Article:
Cognitive distraction impairs what researchers call situational awareness components. Following the acronym SPIDER, those components include visual Scanning, Predicting and anticipating,  Identifying threats and objects in the field of view, Deciding what actions are necessary and when, and Executing appropriate Responses. “It should go without saying that we need our whole brain to operate a motor vehicle,” Strayer points out. Different brain regions work together to accomplish all of the skills required, including processing sights and sounds, using motor skills, utilizing memories of how to drive and how to navigate, making good decisions, and reacting quickly to changes in the environment.

Strayer and his colleagues have studied a range of activities commonly performed while driving, to test which cause the most cognitive distraction. Using a driving simulation, they found that activities like listening to the radio or an audiobook did not cause much distraction. Talking with a passenger was somewhat distracting, but not as much as talking on a hands-free cell phone, particularly for adults.

Although “the teen driver/passenger dyad is a distracting combination,” this is not the case for adults. Studies have found that an adult passenger typically acts as “another set of eyes that helped the driver control the vehicle,” (or the passenger at least knows to pause the conversation during a stretch of difficult driving). Alarmingly, though, “activities such as using a speech-to-text system to send and receive short text or email messages produced a surprisingly high level of cognitive distraction.”

In fact, even though participants in the driving simulation study neither touched nor looked at the iPhone while using Siri, two of them crashed.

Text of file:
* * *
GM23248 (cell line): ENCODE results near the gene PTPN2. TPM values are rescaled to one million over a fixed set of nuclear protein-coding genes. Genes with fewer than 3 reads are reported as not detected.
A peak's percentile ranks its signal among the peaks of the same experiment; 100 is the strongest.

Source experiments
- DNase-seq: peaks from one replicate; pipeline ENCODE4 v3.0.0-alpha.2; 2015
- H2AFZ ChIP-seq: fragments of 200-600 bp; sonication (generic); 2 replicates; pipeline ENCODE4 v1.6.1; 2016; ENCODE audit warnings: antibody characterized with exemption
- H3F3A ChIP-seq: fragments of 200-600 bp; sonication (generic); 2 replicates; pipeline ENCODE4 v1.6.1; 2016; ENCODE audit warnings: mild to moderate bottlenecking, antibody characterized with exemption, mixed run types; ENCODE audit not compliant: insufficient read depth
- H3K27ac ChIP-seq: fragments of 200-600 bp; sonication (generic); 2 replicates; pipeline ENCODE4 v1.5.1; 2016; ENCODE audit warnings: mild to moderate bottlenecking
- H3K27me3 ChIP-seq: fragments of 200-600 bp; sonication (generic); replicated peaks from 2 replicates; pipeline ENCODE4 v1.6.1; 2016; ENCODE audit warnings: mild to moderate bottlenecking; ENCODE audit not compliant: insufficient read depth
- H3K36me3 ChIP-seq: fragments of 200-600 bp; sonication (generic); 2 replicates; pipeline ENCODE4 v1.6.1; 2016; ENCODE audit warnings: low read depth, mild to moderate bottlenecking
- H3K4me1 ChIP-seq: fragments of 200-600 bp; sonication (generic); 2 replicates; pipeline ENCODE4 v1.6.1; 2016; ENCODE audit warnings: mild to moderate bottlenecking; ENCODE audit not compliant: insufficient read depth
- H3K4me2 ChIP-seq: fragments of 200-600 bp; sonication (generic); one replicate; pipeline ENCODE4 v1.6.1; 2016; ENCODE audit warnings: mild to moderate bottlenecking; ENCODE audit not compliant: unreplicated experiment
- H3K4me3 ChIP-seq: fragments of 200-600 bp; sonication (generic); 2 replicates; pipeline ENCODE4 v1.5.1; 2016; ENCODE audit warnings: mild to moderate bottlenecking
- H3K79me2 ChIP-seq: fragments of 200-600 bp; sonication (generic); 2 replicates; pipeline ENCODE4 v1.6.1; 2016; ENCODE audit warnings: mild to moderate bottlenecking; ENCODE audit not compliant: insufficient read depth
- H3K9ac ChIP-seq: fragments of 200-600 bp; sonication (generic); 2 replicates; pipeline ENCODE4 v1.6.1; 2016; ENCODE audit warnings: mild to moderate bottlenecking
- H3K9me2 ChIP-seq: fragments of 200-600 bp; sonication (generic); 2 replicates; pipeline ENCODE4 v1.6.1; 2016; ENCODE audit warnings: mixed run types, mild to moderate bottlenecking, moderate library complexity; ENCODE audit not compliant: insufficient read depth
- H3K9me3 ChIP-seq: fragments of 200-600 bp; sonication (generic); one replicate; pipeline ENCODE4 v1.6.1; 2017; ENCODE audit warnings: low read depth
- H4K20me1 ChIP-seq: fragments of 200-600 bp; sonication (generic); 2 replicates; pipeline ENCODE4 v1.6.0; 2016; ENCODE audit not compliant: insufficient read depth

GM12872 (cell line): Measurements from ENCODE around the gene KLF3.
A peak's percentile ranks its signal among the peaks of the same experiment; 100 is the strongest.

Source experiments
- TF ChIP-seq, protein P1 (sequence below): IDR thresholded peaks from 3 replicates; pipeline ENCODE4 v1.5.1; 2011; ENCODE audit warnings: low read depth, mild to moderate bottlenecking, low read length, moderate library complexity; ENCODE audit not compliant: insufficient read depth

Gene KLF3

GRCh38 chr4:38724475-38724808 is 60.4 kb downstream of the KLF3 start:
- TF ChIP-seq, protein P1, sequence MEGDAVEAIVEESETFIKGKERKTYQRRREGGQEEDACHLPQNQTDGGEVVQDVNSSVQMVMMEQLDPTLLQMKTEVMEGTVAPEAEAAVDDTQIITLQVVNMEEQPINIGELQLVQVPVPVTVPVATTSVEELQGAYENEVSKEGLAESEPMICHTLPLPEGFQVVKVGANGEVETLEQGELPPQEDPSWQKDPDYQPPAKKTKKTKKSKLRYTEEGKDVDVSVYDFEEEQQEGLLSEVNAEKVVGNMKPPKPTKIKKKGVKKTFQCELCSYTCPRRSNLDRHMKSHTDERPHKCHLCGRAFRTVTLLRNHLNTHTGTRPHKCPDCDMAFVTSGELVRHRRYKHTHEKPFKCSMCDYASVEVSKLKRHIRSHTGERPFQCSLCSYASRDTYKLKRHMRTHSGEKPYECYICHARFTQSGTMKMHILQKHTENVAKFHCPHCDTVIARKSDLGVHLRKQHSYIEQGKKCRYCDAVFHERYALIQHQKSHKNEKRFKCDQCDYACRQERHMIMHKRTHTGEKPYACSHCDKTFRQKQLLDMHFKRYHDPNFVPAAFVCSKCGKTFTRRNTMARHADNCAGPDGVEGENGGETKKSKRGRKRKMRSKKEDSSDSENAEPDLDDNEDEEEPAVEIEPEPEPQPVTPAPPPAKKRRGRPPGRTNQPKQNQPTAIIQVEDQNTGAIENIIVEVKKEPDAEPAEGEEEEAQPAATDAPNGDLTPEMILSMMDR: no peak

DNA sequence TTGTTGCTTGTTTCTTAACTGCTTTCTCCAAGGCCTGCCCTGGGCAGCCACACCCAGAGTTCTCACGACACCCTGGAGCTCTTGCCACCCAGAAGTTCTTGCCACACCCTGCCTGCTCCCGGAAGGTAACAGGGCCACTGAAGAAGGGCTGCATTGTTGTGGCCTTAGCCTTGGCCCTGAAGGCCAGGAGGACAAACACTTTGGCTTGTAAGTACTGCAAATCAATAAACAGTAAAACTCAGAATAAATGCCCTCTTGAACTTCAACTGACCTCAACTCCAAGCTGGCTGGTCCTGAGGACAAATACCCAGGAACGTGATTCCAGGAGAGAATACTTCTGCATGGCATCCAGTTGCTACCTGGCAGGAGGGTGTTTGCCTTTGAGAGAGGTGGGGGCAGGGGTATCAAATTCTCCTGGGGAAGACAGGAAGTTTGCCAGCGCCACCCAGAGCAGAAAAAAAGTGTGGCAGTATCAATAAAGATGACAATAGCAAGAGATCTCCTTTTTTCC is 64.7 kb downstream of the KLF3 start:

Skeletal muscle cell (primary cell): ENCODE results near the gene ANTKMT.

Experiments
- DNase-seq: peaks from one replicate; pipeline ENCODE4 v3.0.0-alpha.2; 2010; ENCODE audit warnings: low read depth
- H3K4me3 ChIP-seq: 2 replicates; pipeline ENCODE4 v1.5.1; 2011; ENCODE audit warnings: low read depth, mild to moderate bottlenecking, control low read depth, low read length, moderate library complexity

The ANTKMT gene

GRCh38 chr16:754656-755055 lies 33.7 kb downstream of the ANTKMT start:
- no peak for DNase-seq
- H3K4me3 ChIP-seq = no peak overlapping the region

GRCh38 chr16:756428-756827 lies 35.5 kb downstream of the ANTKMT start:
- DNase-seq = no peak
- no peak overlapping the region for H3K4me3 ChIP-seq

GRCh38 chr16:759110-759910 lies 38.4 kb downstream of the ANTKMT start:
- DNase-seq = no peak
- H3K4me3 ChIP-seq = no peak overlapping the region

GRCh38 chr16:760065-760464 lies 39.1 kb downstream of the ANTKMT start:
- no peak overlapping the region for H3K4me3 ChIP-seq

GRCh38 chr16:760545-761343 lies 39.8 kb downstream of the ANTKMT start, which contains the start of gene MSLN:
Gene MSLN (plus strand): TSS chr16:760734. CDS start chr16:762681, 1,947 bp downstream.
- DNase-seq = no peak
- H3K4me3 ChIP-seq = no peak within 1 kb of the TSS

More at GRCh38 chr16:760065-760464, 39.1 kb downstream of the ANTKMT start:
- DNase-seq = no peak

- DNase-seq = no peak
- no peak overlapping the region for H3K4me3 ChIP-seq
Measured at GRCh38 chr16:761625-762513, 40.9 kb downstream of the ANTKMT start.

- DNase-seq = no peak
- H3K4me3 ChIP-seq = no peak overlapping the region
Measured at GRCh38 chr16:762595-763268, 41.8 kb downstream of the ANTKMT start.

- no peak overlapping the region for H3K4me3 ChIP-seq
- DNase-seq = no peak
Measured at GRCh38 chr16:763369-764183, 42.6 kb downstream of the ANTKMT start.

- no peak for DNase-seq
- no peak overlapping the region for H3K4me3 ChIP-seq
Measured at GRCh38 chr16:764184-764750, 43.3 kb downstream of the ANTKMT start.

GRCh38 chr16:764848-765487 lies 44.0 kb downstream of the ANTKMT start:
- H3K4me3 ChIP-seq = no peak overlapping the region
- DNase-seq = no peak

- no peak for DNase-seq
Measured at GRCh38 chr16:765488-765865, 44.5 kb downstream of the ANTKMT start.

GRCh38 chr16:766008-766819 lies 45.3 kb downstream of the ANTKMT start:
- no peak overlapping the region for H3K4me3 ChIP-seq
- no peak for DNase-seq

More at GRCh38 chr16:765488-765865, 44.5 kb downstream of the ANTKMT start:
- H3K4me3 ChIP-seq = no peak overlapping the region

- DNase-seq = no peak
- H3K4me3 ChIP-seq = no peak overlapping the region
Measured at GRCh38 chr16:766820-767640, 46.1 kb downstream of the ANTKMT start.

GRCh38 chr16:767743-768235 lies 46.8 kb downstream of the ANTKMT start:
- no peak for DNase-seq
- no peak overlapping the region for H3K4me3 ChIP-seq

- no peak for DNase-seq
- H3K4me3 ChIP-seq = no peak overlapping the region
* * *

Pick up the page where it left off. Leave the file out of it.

Drivers tend to rate themselves as safer than others, including when they use mobile technology, studies show. Even those of us who think we are safely using our smartphones or vehicle-embedded voice recognition systems may be fooling ourselves. Either way, there are all of the other drivers on the road to consider. Maybe we should wait until we all have driverless cars before we make mobile technology a major part of our daily commutes.


Suzanne Bouffard

Suzanne Bouffard is a writer with a passion for making social science research accessible to the general public. Her writing has appeared in The New York Times, Parents, the Harvard Education Letter, and other outlets, and she is the winner of a 2013 Solutions Journalism Network grant. She holds a Ph.D. in psychology from Duke University.

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Scott
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I agree that distracted driving is a big issue. I do wonder, however, if there are studies that show distracted driving because of a device and how that relates to distracted driving of having other people in the vehicle. Is a device more distracting?

Aside from laws against using devices (and actually enforcing them) I don’t see any reasonable progress toward solving the issue.

sahibinden araba
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I agree!